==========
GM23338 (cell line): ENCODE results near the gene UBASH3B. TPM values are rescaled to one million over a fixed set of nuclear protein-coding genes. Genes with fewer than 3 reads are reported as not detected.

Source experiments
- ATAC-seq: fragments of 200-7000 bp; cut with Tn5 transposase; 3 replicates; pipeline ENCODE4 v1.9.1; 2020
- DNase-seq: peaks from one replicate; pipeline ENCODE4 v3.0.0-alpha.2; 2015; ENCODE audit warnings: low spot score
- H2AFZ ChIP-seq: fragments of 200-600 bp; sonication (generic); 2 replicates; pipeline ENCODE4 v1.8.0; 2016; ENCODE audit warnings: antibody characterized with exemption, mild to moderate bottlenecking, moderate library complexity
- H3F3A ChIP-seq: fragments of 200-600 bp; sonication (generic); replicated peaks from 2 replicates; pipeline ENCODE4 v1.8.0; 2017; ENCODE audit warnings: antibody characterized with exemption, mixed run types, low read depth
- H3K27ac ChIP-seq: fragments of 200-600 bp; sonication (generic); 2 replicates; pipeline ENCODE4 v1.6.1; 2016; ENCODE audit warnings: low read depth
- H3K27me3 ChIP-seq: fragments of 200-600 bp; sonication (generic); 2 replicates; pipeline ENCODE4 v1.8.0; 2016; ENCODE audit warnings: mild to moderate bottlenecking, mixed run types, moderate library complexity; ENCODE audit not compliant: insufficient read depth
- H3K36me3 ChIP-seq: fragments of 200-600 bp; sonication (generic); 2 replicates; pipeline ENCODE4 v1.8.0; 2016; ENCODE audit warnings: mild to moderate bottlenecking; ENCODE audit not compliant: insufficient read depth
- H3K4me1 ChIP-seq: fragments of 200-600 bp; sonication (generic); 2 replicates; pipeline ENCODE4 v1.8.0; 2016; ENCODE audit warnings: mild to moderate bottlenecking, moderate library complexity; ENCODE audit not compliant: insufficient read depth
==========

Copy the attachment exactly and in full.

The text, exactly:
GM23338 (cell line): ENCODE results near the gene UBASH3B. TPM values are rescaled to one million over a fixed set of nuclear protein-coding genes. Genes with fewer than 3 reads are reported as not detected.

Source experiments
- ATAC-seq: fragments of 200-7000 bp; cut with Tn5 transposase; 3 replicates; pipeline ENCODE4 v1.9.1; 2020
- DNase-seq: peaks from one replicate; pipeline ENCODE4 v3.0.0-alpha.2; 2015; ENCODE audit warnings: low spot score
- H2AFZ ChIP-seq: fragments of 200-600 bp; sonication (generic); 2 replicates; pipeline ENCODE4 v1.8.0; 2016; ENCODE audit warnings: antibody characterized with exemption, mild to moderate bottlenecking, moderate library complexity
- H3F3A ChIP-seq: fragments of 200-600 bp; sonication (generic); replicated peaks from 2 replicates; pipeline ENCODE4 v1.8.0; 2017; ENCODE audit warnings: antibody characterized with exemption, mixed run types, low read depth
- H3K27ac ChIP-seq: fragments of 200-600 bp; sonication (generic); 2 replicates; pipeline ENCODE4 v1.6.1; 2016; ENCODE audit warnings: low read depth
- H3K27me3 ChIP-seq: fragments of 200-600 bp; sonication (generic); 2 replicates; pipeline ENCODE4 v1.8.0; 2016; ENCODE audit warnings: mild to moderate bottlenecking, mixed run types, moderate library complexity; ENCODE audit not compliant: insufficient read depth
- H3K36me3 ChIP-seq: fragments of 200-600 bp; sonication (generic); 2 replicates; pipeline ENCODE4 v1.8.0; 2016; ENCODE audit warnings: mild to moderate bottlenecking; ENCODE audit not compliant: insufficient read depth
- H3K4me1 ChIP-seq: fragments of 200-600 bp; sonication (generic); 2 replicates; pipeline ENCODE4 v1.8.0; 2016; ENCODE audit warnings: mild to moderate bottlenecking, moderate library complexity; ENCODE audit not compliant: insufficient read depth